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Just for the satisfaction of being a volunteer doctor
15 December 2005
by Dr. Tooraj Chamacham

Dr. Tooraj Chamacham, a UN Volunteer from Iran, talks to local people during an outreach programme in a community in Port-of-Spain, Trinidad & Tobago in December 2004. (Photo: Claudia Pivaral/UN Volunteers)Dr. Tooraj Chamacham, a UN Volunteer from Iran, talks to local people during an outreach programme in a community in Port-of-Spain, Trinidad & Tobago in December 2004. (Photo: Claudia Pivaral/UN Volunteers)
I can clearly remember when I was a child, listening to my grandfather's stories about the doctors who were actually called "hakim" many years ago in my home country. People revered them almost like holy persons as they played a very important role as consultants not only for medical and health problems, but also for people’s private life as well as community and political problems. They were real heroes for many people. May be the strong effects of these real stories and very sacred picture of a doctor that had been engraved in my mind became one of the most important motivating factors for me to be a doctor.

Today, in a UNV workshop we were told about what kinds of benefits the UNV programme and its doctors have brought to this country. There were many stories about their efforts, sorrows, happiness, conflicts and friendships that they have made or faced. We learned from the statistics about the progress that has been made, not only in terms of magnitude but in quality too, and about the challenges lying ahead. It was all amazing and encouraging for all of us and for UNV to know what they have done and what they have to do to move ahead further.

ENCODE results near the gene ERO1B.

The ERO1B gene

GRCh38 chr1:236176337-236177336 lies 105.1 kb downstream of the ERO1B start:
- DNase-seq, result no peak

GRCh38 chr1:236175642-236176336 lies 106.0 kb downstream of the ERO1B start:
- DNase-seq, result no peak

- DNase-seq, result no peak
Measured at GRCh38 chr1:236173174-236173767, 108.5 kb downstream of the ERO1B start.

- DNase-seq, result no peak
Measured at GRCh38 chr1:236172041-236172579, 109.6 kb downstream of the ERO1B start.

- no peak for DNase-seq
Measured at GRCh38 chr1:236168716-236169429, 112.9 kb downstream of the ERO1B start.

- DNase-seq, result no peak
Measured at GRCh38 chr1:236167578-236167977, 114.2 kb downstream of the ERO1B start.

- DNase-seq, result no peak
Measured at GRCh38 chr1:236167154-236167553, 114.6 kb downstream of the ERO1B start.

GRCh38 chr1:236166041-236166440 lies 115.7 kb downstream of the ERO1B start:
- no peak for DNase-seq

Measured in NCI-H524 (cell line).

I started my work as a United Nations Volunteer in Trinidad and Tobago in October 2003. I was assigned to the Barataria Health Centre that is about five kilometres from Port of Spain to the east. I remember it was one of the very first days of my work that one old man who was attending the Chronic Disease Clinic came to me.

When I started to examine him, he told me, "Doctor, God bless you, doctor!" I was surprised: "Thanks, but I have done nothing for you yet!" He replied, "I am attending this clinic for more than 20 years and this is the first time a doctor is putting stethoscope on my chest!"

That was very sad. I was shocked, but then what I realised was some change was going to happen for them and this made my responsibilities even more important. Since that time, which was more than two years ago, I have tried to observe and learn. I have learnt how to be satisfied with whatever God gives me even though I am poor, how to be happy when I have untreatable disease, how to laugh while my heart is crying.

Doctors are so much respected here that the patients reverentially listen to them, obey them, and visit them in their best, clean and respectable clothes despite their severe poverty. Every new day, they are respecting me and believing in me more and more. This can be very satisfactory and at the same time fearful.

And again, I am reminded of the stories my grandfather told. Am I worthy enough to be a "hakim" for them? Am I teaching them as much as I am learning from them? May be my almighty God has given me this opportunity to be like those doctors who I was dreaming of and who have always been my best models and motivations. He wants to test me.

I recognize that I am very far from that level of humanity but just in reverence to what I got from these people and this opportunity which God gave me, I am trying to understand them if I am unable to do more than that, living with them, eating with them, sharing their happiness and crying with them.

What I have learnt from being a UNV doctor, despite all those promising or worrisome numbers, is to be satisfied being a UNV doctor. Just that.

(* Dr. Tooraj Chamacham is a UN Volunteer from Iran serving in Trinidad and Tobago.)